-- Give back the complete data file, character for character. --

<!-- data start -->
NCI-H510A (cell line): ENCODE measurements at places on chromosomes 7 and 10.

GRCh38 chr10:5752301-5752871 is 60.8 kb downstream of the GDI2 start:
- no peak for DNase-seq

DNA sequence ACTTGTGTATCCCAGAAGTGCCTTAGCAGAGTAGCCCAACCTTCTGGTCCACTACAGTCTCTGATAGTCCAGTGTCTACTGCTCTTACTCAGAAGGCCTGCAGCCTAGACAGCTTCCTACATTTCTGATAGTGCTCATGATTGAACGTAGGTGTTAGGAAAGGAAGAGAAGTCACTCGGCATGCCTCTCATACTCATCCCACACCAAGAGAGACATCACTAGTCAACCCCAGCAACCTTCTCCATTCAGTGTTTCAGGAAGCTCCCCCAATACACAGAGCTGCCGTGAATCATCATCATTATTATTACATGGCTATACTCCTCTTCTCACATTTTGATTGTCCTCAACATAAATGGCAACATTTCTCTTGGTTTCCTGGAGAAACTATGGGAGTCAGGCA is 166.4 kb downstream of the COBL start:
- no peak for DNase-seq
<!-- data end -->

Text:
NCI-H510A (cell line): ENCODE measurements at places on chromosomes 7 and 10.

GRCh38 chr10:5752301-5752871 is 60.8 kb downstream of the GDI2 start:
- no peak for DNase-seq

DNA sequence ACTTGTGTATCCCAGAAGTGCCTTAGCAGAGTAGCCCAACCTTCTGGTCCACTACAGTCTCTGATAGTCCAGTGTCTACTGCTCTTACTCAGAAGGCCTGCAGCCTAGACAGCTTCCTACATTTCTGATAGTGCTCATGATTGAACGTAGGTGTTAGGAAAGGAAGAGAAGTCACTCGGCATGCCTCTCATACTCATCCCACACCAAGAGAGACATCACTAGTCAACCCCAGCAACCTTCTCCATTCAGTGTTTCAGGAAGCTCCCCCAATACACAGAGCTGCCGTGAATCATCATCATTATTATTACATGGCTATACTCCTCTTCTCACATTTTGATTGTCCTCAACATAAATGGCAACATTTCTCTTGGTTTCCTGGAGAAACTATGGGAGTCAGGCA is 166.4 kb downstream of the COBL start:
- no peak for DNase-seq